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29

I would assume most distros accept individual private donations (they may also accept free hosting). However, that is probably not the bulk of their financing in most cases. Note that some of the major distros may have some paid staff, and possibly also office space, the cost of which likely exceeds that of hosting the repos1. This should not be taken to ...


19

Usually each Linux distro has a few central servers were they put directly all the packages. But there exists mirrors arround the world that have copies of these packages. These mirrors comunicate directly with the central servers looking for updates periodically. Normally there is a delay in the release of an update between this central servers and the ...


15

You can throttle the network bandwidth on the interface using the command called tc Man page available at http://linux.die.net/man/8/tc A useful script is found at http://atmail.com/kb/2009/throttling-bandwidth/ Or for more simple, use wondershaper: http://jwalanta.blogspot.com/2009/04/easy-bandwidth-shaping-in-linux.html


14

Have a look at trickle a userspace bandwidth shaper. Just start your shell with trickle and specify the speed, e.g.: trickle -d 100 zsh which tries to limit the download speed to 100KB/s for all programs launched inside this shell. As trickle uses LD_PRELOAD this won't work with static linked programs but this isn't a problem for most programs.


13

One option that I just discovered is to use trickle. trickle is a portable lightweight userspace bandwidth shaper. It can run in collaborative mode (together with trickled) or in stand alone mode. trickle works by taking advantage of the unix loader preloading. Essentially it provides, to the application, a new version of the functionality ...


8

tc (traffic control), from the iproute2 suite. See the Linux Advanced Routing & Traffic Control HOWTO – notably, the queuing section – and netem for help.


8

There are several tools that can do this. Bmon One that should be in most repositories for various distros is bmon.      It can be run in a condensed view too.             If you're looking for something else I'd suggest taking a look at this Linuxaria article titled: Monitor ...


7

If you can write to a pipe (or stdout), you can install the pv (pipe viewer) command. It was originally written to display the progress of data transferred through a pipe. tar cvf - /files/to/backup | pv -L 512k > /your/file/on/sshfs -L RATE, --rate-limit RATE Limit the transfer to a maximum of RATE bytes per second. A suffix ...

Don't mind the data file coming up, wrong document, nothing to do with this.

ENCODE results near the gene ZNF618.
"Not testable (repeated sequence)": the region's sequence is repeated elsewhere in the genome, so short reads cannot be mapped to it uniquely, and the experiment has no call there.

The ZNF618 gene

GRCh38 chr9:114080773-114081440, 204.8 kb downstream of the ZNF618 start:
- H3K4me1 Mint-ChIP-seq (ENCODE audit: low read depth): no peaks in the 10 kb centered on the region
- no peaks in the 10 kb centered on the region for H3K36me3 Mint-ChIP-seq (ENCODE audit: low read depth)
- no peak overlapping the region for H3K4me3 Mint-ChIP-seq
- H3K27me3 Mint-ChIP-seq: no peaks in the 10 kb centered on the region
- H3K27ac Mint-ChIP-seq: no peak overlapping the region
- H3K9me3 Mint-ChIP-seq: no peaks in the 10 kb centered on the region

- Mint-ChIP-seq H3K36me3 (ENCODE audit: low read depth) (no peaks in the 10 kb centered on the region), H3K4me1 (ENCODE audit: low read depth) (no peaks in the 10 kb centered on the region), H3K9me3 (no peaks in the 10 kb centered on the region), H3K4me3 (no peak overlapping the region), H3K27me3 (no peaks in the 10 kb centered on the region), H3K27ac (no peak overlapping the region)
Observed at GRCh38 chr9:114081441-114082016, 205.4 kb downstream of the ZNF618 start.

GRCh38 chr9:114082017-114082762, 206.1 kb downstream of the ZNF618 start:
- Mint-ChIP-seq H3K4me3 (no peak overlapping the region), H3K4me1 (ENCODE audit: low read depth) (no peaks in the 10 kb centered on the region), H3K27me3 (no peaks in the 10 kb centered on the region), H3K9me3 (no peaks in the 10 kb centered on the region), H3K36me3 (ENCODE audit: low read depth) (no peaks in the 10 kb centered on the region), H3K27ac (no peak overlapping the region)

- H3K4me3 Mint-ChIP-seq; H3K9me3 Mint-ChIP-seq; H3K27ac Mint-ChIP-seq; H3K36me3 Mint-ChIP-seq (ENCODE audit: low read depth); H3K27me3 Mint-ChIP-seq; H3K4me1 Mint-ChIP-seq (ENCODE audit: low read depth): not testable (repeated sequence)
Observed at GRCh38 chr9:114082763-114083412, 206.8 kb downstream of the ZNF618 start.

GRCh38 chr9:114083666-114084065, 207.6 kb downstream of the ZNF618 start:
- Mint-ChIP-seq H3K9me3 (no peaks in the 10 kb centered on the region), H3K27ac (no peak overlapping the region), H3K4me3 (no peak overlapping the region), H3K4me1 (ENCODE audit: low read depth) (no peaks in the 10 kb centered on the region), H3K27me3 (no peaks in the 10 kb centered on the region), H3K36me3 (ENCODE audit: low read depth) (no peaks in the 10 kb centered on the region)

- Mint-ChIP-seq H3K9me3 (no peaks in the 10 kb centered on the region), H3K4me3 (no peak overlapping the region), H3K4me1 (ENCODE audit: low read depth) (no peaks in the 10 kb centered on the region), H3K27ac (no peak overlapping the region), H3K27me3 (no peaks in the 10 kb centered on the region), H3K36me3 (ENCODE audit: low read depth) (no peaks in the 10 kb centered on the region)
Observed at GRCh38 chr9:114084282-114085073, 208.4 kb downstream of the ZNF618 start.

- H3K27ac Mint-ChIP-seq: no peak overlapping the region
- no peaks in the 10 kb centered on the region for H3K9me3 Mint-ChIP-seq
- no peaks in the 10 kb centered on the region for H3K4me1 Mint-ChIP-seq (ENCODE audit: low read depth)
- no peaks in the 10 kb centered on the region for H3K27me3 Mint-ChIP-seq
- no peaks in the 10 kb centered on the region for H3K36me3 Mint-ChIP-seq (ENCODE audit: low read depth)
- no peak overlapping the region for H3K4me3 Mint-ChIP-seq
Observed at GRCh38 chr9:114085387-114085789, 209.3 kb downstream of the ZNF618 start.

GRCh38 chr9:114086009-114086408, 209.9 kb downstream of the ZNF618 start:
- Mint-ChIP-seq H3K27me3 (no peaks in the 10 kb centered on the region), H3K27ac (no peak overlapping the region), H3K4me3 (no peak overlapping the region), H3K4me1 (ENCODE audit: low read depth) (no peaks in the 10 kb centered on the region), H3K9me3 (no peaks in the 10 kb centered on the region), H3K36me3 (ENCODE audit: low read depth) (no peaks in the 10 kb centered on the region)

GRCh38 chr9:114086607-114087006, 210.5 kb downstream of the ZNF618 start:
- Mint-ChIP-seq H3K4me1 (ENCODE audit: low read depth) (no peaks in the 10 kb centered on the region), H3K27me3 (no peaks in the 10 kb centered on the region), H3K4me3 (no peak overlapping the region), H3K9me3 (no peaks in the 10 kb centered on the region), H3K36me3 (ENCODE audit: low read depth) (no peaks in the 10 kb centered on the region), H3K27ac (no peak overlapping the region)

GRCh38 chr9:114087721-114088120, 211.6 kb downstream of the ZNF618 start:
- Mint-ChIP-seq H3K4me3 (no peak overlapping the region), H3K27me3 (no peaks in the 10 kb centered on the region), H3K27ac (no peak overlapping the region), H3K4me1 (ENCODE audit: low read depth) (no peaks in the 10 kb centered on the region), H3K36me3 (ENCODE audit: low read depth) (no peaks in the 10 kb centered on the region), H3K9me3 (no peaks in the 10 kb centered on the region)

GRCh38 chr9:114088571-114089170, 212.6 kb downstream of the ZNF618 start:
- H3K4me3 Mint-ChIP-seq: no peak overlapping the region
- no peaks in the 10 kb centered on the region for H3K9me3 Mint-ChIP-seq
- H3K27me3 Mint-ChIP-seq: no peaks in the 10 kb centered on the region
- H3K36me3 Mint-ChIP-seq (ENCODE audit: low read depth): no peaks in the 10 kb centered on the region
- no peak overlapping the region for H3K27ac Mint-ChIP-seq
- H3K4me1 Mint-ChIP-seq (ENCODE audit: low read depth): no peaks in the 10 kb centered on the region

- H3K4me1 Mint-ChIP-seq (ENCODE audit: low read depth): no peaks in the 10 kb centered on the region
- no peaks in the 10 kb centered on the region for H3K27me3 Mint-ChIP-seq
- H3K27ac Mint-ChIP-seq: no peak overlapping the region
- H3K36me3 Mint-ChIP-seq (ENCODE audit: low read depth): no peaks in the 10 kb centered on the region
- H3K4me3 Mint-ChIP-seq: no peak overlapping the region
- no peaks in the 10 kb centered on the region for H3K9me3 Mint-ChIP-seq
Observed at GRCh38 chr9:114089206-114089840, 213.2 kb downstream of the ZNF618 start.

6

First, the easy way: rsync has a --bwlimit parameter. That's a constant rate, but you can use that to easily throttle it down. Now, if you want the adaptive rate, there is the linux traffic control framework, which is actually fairly complicated. There are several references I'm aware of: Linux Advanced Routing & Traffic Control Traffic Control HOWTO ...


6

I'm going to have to be cheap and copy my answer from this question. ntop is probably the best solution for doing this. It is designed to run long term and capture exactly what youre looking for. It can show you which clients are receiving/sending the most traffic, where theyre recieving/sending to, what protocols and ports are being used etc. It then uses ...


6

You know you already have that with ifconfig right? Ifconfig keeps counters about your incomming and outgoing bandwidth on each interface by default. Usually you can't reset counters except rebooting (with a few exceptions) From console you can easily leave a cron running each three days and saving results to a file for later check. Something like this: ...


6

I'd double check this but this article lists this as one of drawbacks to using Trickle. The lack of the feature to dynamically change the limits. excerpt from article - Control your bandwidth with Trickle My biggest concern with Trickle is that it can't dynamically adjust set speeds. So, if you set the upload rates at 20kbps for Firefox, but later ...


5

ntop can give you exactly what you're asking for. It collects data about all the traffic flowing through your network (and can collect data from other networks if they have a device configured to send netfow data to your system). It will show you every host on the network, with how much bandwidth they've used. It will let you drill down into each host and ...


5

I believe it depends on how fast you ping the server: If it's one ping per second (or even slightly faster), they will most likely not care. If it's much faster, they may consider it a DDOS attack by ping flood. It's especially the case if you don't wait for the previous answer before sending the next ping. It reminds me of the kids who brought Yahoo!, ...


5

NetHogs is the best tool I have found so far that fulfills my need, but sadly needs to be run as root. (via)


5

Limiting network resources based on some criterias is the subject of QoS. There are several different ways to control user traffic on Linux systems. There is a good How-to about advanced routing techniques and traffic control on Linux by Bert Hubert.